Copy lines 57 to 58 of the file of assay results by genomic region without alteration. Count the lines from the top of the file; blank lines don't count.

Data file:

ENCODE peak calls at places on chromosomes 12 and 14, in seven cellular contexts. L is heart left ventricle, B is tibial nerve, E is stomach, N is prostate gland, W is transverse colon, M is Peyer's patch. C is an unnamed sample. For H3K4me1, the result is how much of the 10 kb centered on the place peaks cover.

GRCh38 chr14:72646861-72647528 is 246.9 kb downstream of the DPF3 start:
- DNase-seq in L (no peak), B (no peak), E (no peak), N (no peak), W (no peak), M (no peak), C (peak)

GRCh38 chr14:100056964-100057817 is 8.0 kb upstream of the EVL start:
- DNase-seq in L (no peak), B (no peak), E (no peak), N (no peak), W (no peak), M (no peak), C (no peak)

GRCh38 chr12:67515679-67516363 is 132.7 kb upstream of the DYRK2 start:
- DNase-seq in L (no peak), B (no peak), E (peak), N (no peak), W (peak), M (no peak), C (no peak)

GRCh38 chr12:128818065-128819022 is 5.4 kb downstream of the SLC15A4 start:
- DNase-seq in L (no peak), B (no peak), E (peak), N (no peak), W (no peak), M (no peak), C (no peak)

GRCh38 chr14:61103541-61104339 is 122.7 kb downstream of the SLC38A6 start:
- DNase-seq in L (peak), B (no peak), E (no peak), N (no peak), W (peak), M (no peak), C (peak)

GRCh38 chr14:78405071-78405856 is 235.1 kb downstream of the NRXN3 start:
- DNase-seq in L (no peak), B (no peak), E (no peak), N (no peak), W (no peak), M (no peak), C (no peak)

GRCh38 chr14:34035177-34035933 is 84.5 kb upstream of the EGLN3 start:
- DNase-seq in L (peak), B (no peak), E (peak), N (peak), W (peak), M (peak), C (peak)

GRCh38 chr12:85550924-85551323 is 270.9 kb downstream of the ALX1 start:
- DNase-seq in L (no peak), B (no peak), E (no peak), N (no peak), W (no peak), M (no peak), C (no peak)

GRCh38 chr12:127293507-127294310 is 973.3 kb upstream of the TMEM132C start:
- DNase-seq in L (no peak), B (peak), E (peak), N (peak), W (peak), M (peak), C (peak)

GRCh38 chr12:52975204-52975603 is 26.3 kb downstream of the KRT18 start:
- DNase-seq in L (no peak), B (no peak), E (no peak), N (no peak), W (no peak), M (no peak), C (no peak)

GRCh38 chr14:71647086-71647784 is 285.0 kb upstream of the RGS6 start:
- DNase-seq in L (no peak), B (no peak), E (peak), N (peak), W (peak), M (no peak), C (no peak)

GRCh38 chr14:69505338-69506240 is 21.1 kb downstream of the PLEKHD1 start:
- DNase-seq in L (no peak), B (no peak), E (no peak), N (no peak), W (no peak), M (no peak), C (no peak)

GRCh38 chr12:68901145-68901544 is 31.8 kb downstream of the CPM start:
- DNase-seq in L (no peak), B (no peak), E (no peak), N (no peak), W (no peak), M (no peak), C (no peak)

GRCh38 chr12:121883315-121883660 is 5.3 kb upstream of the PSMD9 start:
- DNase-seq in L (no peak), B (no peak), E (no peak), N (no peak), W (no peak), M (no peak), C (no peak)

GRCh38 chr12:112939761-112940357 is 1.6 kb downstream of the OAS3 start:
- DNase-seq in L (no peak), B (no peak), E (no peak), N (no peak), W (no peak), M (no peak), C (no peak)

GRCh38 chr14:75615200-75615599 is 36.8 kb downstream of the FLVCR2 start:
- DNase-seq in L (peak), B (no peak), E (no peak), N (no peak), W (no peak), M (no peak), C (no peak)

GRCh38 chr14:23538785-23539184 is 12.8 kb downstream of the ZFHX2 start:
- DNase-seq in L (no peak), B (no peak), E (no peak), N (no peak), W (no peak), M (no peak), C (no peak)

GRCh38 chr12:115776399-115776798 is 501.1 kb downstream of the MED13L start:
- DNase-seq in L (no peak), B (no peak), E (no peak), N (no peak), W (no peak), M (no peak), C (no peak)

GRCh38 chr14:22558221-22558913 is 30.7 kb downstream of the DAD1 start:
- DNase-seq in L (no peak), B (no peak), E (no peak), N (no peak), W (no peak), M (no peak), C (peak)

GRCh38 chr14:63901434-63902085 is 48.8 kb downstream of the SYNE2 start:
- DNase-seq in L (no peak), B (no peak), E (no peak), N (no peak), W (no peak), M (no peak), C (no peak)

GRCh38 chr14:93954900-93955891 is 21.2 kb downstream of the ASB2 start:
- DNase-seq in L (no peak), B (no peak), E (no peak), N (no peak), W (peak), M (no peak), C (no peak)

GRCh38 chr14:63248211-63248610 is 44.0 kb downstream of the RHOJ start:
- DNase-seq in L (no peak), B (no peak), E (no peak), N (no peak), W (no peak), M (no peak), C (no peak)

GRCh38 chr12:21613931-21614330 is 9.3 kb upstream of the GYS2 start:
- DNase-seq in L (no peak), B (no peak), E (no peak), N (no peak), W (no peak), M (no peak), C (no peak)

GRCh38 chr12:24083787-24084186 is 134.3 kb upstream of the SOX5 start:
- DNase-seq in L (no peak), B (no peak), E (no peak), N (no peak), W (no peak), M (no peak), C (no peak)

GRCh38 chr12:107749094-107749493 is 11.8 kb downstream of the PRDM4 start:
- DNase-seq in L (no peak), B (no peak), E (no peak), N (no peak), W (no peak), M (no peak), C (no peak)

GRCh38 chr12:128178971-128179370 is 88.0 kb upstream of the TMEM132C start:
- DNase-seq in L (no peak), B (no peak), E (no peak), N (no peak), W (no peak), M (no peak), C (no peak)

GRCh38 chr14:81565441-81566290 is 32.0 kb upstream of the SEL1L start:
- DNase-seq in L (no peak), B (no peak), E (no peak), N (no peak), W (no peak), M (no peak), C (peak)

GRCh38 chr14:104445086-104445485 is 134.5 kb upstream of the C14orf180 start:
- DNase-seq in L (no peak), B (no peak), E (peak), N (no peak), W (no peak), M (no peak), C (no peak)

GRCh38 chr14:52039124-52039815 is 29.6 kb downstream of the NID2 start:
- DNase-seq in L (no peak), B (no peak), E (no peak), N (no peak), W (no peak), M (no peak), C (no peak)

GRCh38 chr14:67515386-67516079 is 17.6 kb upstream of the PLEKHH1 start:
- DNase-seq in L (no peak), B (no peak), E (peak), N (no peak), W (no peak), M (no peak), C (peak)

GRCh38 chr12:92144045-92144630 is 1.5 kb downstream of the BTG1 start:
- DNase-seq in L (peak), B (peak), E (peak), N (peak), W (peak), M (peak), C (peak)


- DNase-seq in L (no peak), B (no peak), E (peak), N (no peak), W (no peak), M (no peak), C (no peak)

GRCh38 chr14:52039124-52039815 is 29.6 kb downstream of the NID2 start: